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The International Classification of Headache Disorders revised criteria for chronic migraine—field testing in a headache specialty clinic.
Cephalalgia 2007; 27(3):230-4C

Abstract

In the absence of a biological marker and expert consensus on the best approach to classify chronic migraine (CM), recent revised criteria for this disease has been proposed by the Headache Classification Committee of the International Headache Society. This revised criteria for CM is now presented in the Appendix. Herein we field test the revised criteria for CM. We included individuals with transformed migraine with or without medication overuse (TM+ and TM–), according to the criteria proposed by Silberstein and Lipton, since this criterion has been largely used before the Second Edition of the International Classification of the Headache Disorders (ICHD-2). We assessed the proportion of subjects that fulfilled ICHD-2 criteria for CM or probable chronic migraine with probable medication overuse (CM+), as well as the revised ICHD-2 (ICHD-2R) criteria for CM (15 days of headache, 8 days of migraine or migraine-specific acute medication use—ergotamine or triptans). We also tested the ICHD-2R vs. three proposals. In proposal 1, CM/CM+ would require at least 15 days of migraine or probable migraine per month. Proposal 2 required 15 days of headache per month and at least 50% of these days were migraine or probable migraine. Proposal 3 required 15 days of headache and at least 8 days of migraine or probable migraine per month. Of the 158 patients with TM–, just 5.6% met ICHD-2 criteria for CM. According to the ICHD-2R, a total of 92.4% met criteria for CM (P < 0.001 vs. ICHD-2). The ICHD-2R criterion performed better than proposal 1 (47.8% of agreement, P < 0.01) and was not statistically different from proposals 2 (87.9%) and 3 (94.9%). Subjects with TM+ should be classified as medication overuse headache (MOH), and not CM+, according to the ICHD-2R. Nonetheless, we assessed the proportion of them who had 8 days of migraine per month. Of the 399 individuals with TM+, just 10.2% could be classified as CM+ in the ICHD-2. However, most (349, 86.9%) had 8 days of migraine per month and could be classified as MOH and probable CM in the ICHD-2R(P < 0.001 vs. ICHD-2). We conclude that the ICHD-2R addresses most of the criticism towards the ICHD-2 and should be adopted in clinical practice and research. In the population where use of specific acute migraine medications is less common, the agreement between ICHD-2R CM and TM may be less robust.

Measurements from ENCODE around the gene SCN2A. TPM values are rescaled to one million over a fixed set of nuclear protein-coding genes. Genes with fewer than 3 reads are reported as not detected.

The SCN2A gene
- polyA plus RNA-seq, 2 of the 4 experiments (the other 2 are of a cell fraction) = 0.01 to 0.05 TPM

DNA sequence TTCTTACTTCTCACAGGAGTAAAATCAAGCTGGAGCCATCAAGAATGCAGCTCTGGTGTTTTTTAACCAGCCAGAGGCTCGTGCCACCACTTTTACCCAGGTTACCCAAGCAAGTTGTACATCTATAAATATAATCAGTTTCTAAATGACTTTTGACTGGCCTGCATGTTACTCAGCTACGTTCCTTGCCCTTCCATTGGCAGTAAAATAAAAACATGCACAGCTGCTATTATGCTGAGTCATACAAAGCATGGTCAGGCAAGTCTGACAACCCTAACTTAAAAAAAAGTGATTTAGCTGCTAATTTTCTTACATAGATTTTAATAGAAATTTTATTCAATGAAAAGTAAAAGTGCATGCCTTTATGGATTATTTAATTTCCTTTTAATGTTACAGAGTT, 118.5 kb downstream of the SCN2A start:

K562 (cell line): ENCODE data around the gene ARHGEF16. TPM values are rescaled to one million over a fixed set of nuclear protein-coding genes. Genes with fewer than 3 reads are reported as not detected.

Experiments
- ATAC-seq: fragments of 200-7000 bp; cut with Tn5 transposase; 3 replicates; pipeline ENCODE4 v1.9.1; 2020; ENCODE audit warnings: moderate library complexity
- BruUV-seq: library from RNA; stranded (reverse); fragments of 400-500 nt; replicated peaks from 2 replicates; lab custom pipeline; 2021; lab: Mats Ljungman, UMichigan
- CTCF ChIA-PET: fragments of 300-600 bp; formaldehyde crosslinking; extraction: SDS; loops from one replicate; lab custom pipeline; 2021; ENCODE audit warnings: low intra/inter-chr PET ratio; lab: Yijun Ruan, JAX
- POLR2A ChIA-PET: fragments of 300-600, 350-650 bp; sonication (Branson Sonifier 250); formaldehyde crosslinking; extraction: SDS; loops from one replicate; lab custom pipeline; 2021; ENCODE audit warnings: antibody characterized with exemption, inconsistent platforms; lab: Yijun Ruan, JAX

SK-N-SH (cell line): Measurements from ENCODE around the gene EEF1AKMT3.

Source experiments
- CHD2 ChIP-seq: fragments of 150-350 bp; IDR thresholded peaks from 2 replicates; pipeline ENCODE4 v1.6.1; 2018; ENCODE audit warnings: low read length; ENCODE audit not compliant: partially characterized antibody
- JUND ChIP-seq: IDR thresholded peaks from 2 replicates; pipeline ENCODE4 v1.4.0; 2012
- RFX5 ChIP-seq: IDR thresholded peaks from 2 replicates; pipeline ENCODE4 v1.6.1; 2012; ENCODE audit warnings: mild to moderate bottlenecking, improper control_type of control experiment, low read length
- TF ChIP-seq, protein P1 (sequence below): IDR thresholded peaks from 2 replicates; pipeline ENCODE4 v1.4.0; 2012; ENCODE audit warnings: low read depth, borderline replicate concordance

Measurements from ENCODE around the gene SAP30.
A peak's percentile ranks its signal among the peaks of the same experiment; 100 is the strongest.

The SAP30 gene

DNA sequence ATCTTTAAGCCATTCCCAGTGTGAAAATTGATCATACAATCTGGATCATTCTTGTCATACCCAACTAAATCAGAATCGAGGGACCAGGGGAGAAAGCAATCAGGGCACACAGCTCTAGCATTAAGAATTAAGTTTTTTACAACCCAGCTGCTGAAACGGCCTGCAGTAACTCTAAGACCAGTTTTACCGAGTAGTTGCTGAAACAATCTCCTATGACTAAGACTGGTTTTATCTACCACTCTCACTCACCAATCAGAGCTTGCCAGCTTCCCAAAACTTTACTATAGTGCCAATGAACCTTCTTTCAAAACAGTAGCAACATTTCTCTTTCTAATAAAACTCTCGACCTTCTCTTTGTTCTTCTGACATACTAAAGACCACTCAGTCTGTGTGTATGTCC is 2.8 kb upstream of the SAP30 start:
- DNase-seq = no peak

Authors+Show Affiliations

Department of Neurology, Albert Einstein College of Medicine, 1165 Morris Park Avenue, Bronx, NY 10461, USA. mbigal@aecom.yu.eduNo affiliation info availableNo affiliation info availableNo affiliation info availableNo affiliation info available

Pub Type(s)

Journal Article

Language

eng

PubMed ID

17263770

Citation

Bigal, M E., et al. "The International Classification of Headache Disorders Revised Criteria for Chronic Migraine—field Testing in a Headache Specialty Clinic." Cephalalgia : an International Journal of Headache, vol. 27, no. 3, 2007, pp. 230-4.
Bigal ME, Rapoport AM, Sheftell FD, et al. The International Classification of Headache Disorders revised criteria for chronic migraine—field testing in a headache specialty clinic. Cephalalgia. 2007;27(3):230-4.